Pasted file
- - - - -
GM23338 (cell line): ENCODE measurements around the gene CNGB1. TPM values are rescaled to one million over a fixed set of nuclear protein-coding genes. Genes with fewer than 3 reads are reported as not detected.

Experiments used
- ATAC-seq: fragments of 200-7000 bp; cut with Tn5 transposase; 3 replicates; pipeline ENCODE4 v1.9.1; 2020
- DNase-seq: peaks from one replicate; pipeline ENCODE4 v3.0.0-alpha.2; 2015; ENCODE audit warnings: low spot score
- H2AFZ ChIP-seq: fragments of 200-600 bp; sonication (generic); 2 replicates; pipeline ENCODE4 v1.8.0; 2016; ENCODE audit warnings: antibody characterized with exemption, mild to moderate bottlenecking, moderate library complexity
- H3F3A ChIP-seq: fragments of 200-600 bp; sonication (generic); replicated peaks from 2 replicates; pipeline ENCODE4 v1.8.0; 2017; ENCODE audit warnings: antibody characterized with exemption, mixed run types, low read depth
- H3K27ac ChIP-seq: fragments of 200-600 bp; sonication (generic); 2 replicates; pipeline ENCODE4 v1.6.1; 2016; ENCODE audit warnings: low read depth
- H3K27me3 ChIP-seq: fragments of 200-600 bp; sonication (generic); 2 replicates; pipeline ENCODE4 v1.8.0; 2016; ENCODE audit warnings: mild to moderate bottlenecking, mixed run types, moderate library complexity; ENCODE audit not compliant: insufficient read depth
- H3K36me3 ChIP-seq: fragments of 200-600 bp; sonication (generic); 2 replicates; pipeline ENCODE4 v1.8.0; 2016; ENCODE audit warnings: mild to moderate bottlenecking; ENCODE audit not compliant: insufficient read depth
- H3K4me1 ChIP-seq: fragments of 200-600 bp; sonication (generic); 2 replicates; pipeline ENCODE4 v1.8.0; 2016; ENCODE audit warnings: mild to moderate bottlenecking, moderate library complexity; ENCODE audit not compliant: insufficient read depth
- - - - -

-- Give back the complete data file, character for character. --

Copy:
GM23338 (cell line): ENCODE measurements around the gene CNGB1. TPM values are rescaled to one million over a fixed set of nuclear protein-coding genes. Genes with fewer than 3 reads are reported as not detected.

Experiments used
- ATAC-seq: fragments of 200-7000 bp; cut with Tn5 transposase; 3 replicates; pipeline ENCODE4 v1.9.1; 2020
- DNase-seq: peaks from one replicate; pipeline ENCODE4 v3.0.0-alpha.2; 2015; ENCODE audit warnings: low spot score
- H2AFZ ChIP-seq: fragments of 200-600 bp; sonication (generic); 2 replicates; pipeline ENCODE4 v1.8.0; 2016; ENCODE audit warnings: antibody characterized with exemption, mild to moderate bottlenecking, moderate library complexity
- H3F3A ChIP-seq: fragments of 200-600 bp; sonication (generic); replicated peaks from 2 replicates; pipeline ENCODE4 v1.8.0; 2017; ENCODE audit warnings: antibody characterized with exemption, mixed run types, low read depth
- H3K27ac ChIP-seq: fragments of 200-600 bp; sonication (generic); 2 replicates; pipeline ENCODE4 v1.6.1; 2016; ENCODE audit warnings: low read depth
- H3K27me3 ChIP-seq: fragments of 200-600 bp; sonication (generic); 2 replicates; pipeline ENCODE4 v1.8.0; 2016; ENCODE audit warnings: mild to moderate bottlenecking, mixed run types, moderate library complexity; ENCODE audit not compliant: insufficient read depth
- H3K36me3 ChIP-seq: fragments of 200-600 bp; sonication (generic); 2 replicates; pipeline ENCODE4 v1.8.0; 2016; ENCODE audit warnings: mild to moderate bottlenecking; ENCODE audit not compliant: insufficient read depth
- H3K4me1 ChIP-seq: fragments of 200-600 bp; sonication (generic); 2 replicates; pipeline ENCODE4 v1.8.0; 2016; ENCODE audit warnings: mild to moderate bottlenecking, moderate library complexity; ENCODE audit not compliant: insufficient read depth